St Paul’s Cathedral has been here for over 1,400 years. It has been built and rebuilt five times, and always its main purpose has been as a
place of worship and prayer.
St Paul's, with its world-famous dome, is an iconic feature of the London skyline. Step inside and you can enjoy the Cathedral's awe-inspiring
interior, and uncover fascinating stories about its history.
Learning & Faith
Lifelong learning is a core part of the our work, delivered through a variety of events by St Paul's Institute, and the
Cathedral's Adult Learning and Schools & Family Learning departments.
History & Collections
For more than 1,400 years, a Cathedral dedicated to St Paul has stood at the highest point in the City. The present Cathedral is the
masterpiece of Britain's most famous architect Sir Christopher Wren.
Behind the scenes, the cost of caring for St Paul's and continuing to deliver our central ministry and work is enormous and the generosity of
our supporters is critical.
Widely considered to be one of the world’s most beautiful buildings and a powerful symbol of the splendour of London, St Paul’s Cathedral is a
breathtaking events venue.
Evensong with Installation of Prebendary and Archdeacon
Suffragettes' fight for voting rights comes to St Paul's - 1913
On Wednesday, 7 May 1913, a Suffragette plot to blow up the Bishop's throne in St Paul's was narrowly foiled, after a Virger found a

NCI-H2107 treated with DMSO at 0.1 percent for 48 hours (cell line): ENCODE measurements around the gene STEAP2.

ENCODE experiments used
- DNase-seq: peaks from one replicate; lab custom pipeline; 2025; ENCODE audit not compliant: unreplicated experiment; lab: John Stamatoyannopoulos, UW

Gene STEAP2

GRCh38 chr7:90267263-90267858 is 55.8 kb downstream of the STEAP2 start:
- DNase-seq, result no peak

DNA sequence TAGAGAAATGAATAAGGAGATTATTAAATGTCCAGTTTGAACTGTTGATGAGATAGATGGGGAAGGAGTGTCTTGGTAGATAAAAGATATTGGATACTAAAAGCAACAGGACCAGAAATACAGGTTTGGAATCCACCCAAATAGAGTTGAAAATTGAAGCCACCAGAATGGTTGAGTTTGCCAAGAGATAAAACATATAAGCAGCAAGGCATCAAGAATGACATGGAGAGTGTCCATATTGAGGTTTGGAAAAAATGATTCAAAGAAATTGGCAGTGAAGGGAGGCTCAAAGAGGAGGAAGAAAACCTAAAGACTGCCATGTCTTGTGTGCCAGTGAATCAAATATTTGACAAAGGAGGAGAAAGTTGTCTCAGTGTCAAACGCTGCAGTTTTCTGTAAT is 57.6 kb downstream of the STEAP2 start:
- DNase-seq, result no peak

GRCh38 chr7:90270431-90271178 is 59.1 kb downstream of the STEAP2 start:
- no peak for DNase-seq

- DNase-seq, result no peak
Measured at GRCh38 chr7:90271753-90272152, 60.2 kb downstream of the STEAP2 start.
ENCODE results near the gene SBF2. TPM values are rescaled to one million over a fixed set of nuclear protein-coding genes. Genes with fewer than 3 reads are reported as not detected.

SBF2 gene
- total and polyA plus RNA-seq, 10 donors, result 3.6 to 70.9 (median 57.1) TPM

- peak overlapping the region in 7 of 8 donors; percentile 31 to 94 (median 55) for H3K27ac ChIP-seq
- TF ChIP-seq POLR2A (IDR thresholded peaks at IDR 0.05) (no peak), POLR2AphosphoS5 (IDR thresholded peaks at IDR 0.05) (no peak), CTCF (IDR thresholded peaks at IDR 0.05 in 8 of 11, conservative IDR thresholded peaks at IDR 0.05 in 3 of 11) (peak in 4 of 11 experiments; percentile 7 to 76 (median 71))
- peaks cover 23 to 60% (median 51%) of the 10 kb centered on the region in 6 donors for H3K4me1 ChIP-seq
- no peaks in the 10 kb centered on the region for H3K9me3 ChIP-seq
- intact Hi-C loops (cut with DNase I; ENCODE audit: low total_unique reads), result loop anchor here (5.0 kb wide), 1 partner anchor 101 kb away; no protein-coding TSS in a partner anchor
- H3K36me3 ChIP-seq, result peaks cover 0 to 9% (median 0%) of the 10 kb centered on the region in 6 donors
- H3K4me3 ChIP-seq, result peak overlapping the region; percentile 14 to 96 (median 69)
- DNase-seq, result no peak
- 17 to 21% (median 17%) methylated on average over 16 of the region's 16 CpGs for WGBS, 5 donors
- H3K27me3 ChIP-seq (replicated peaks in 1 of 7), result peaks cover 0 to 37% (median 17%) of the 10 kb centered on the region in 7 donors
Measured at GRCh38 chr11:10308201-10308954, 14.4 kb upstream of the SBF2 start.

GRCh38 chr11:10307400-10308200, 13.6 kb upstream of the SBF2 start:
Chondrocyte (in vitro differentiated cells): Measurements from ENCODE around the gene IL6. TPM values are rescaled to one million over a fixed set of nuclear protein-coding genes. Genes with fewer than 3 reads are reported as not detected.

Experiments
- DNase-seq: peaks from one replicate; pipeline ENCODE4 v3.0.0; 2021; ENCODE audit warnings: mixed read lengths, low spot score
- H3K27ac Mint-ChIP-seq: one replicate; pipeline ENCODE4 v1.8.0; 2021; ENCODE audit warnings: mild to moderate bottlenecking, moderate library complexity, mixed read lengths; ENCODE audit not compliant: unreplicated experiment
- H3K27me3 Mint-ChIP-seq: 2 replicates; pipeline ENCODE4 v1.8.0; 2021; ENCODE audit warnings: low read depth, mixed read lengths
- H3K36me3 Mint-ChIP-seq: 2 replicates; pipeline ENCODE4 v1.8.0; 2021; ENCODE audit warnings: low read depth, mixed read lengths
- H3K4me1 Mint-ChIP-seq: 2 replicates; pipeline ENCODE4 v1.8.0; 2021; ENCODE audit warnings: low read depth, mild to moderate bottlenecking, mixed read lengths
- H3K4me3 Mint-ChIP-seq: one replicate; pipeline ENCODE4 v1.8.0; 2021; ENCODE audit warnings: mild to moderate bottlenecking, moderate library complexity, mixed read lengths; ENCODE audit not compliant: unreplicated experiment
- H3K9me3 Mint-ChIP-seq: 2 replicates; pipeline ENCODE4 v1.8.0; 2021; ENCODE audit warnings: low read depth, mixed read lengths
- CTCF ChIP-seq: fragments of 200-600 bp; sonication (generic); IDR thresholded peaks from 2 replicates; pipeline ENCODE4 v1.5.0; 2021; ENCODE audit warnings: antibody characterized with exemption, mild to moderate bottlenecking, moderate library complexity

bomb at the east end of the Cathedral.
The Daily Gazette of that
evening reported: "An enormous bomb, with a clock and battery attachment was discovered under the bishop's throne at the St Paul's Cathedral
today...The dean conducted evensong near the bishop's throne last evening, but neither he nor the verger then noticed the package or heard the
The Morning Post the following day, added: "There is no doubt in the minds of the authorities that the contrivance was designed and placed there by
someone associated with the militant Suffragist movement."
The Age, on
9 May used the headline "Suffragette Outrage" and reported on other acts of 'incendiarism' including the burning of a cricket pavilion in
The failed bomb at St Paul's came during a period when members of the Suffragette movement were turning to more extreme methods in their campaign
for women's rights. Low-level acts included the burning of post boxes and cutting telephone wires, while larger examples included the burning of
London houses and pavillions within Royal Parks. Items in the British Museum and National Gallery were also damaged.
1913 marked the beginning of the use of explosive devices. The holiday cottage of Chancellor of the Exchequer, David Lloyd-George, was damaged
(February 1913) as was the Coronation Throne within Westminster Abbey (June 1914).
Perhaps the most high-profile act of the Suffragette movement also took place in 1913, when Emily Davison threw herself under the King's horse
during the Epsom Derby. She was to die from her injuries.
6 February 2018 marks the 100th anniversary of the first women in the UK receiving the right to vote and, with the passing of the
Representation of the People Act in 1928, women in the UK received the vote on the same terms as men.
The Suffragettes' history at St Paul's is brought into sharper focus this centenary year, when the first female Bishop of London, Rt Revd Sarah
Mullally, will be enthroned on the very seat that the Suffragettes attempted to destroy in 1913.
However, the fight for women's rights continues around the world and we think of those who still struggle for equal